Commentary on Euclid IX.20: infinitude of primes (JC)
- The statement of the theorem makes use of an elegant notion of
infinity: "greater than any assigned multitude."
- The notation is quite different than that current in the 20th
century. Where we would say "Let p1, p1,
... pn be the assigned prime numbers", Euclid says
"A, B, C." It was clear to Euclid and his readers that he
referred to a list of numbers of arbitrary length. The literary style
differs, but not the substance.
- Consider the statement "For let the least number measured
by A, B, C be taken, and let it be DE; let the unit DF be added to
DE. Then EF is either prime or not." Here Euclid clearly uses
geometric language. Numbers are intervals on the line. Adding the
interval EF to DE results in EF. A number can be measured by another
if one can lay out the first number N times along the second: as a
carpenter would lay out a measuring stick N times along the baseline
of house to be constructed. If nothing is left over, the stick
"measures" the given length.
- Proposition IX.20 is the earliest answer to the many deep
questions about prime numbers. Other questions are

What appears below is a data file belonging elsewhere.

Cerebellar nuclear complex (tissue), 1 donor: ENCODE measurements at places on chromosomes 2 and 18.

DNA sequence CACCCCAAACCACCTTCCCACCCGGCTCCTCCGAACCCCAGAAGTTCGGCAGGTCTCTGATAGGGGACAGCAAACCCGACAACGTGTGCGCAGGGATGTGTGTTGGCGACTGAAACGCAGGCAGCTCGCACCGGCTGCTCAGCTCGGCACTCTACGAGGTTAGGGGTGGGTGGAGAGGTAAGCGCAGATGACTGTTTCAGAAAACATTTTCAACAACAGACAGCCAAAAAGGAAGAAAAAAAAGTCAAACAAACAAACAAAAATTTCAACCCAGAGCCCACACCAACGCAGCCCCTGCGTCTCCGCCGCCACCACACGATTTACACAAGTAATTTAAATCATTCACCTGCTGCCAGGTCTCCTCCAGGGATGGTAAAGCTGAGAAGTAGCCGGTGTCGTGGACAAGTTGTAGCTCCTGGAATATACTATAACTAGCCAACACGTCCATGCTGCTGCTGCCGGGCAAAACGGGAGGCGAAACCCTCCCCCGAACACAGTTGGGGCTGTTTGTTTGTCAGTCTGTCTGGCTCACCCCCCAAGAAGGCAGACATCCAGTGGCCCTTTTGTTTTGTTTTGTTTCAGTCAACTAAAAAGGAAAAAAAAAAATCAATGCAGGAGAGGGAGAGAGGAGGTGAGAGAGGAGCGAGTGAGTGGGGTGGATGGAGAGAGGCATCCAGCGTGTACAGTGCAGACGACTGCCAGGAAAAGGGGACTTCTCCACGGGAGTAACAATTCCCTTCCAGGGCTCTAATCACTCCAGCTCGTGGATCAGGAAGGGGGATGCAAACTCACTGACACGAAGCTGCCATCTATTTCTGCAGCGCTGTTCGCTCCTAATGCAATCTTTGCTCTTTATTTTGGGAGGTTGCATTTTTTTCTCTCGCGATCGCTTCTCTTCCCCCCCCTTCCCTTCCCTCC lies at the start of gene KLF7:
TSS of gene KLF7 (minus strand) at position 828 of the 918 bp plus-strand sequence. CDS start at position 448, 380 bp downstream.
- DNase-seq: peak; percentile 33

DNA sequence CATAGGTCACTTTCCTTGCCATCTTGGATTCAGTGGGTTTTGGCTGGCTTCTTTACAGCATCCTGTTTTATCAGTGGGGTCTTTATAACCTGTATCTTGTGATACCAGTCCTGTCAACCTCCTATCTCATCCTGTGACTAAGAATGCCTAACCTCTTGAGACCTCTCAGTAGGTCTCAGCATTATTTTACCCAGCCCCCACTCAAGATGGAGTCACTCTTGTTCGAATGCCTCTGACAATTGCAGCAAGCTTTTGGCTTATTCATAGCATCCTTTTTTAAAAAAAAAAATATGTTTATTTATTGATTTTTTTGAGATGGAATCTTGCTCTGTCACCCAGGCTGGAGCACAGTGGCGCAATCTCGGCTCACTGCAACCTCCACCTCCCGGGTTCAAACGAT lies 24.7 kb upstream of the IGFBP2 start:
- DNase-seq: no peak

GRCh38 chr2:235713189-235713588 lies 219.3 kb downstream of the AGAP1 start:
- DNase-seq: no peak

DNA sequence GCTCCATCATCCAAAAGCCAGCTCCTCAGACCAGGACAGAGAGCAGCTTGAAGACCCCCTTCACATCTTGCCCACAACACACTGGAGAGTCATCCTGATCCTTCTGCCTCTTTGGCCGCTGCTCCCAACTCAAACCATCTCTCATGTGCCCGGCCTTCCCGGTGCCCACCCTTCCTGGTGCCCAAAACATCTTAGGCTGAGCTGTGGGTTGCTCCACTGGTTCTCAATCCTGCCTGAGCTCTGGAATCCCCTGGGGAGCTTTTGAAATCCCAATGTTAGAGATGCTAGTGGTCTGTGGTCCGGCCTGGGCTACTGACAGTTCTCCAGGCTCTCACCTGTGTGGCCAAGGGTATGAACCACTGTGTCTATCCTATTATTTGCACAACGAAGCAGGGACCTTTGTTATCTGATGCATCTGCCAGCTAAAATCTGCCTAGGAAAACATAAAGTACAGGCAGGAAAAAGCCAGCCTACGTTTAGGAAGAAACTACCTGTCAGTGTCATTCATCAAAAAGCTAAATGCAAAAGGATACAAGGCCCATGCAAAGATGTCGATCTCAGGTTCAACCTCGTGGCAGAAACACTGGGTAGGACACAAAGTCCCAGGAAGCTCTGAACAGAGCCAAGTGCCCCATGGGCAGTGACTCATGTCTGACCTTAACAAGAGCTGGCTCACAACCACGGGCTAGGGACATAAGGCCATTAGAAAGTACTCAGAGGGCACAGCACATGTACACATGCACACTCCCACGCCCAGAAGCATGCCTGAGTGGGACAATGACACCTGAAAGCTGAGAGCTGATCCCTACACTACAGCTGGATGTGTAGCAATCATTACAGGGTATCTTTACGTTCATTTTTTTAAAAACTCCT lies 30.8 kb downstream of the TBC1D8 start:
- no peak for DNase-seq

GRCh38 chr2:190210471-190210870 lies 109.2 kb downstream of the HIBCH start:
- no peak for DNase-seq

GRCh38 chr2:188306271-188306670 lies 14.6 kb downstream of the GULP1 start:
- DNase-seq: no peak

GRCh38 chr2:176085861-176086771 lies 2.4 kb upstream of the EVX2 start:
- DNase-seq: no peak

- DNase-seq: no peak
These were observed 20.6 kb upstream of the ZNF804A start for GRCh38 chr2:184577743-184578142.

(a) are there
infinitely many twin primes such as 11, 13 and 17, 19?
There is a great body of experimental evidence. But
there is no proof, hence neither certainty nor understanding.
(b) Goldbach's conjecture: can every even integer greater than
two be written as a sum of two prime numbers? Experimental
evidence is easy to come by
4 = 2 + 2, 6 = 3 + 3, 8 = 3 + 5, etc.
(c) how many
prime numbers are there less than a given number?
(d) are there arbitrarily long
arithmetic progressions in the primes?
(e) the Riemann
The answers to (a), (b), and (e) are unknown. (c) an answer - that there are
roughly x/log(x) primes less than x - was conjectured in the late
1700's and was proved by independently
by Hadamard and de la Valee Poussin in 1896. Regarding (e), this was a byproduct Riemann's effort to answer (c), and was
was formulated in 1859. The Riemann hypothesis would give
important statistical information on the distribution of prime numbers. It
is one of the 23 problems David Hilbert announced
in 1900 as important for the future of mathematics. Indeed
it has been so (consider the Weil conjectures and their influence on number theory
and algebraic geometry). The Riemann hypothesis is also one of the Clay Mathematics Institute's
Millennium Prize Problems . (d) An arithmetic progression of
primes is a sequence like 199, 409, 619, 829, 1039, 1249, 1459, 1669, 1879, 2089. The conjecture was proved in 2004
by Ben Green and Terence Tao.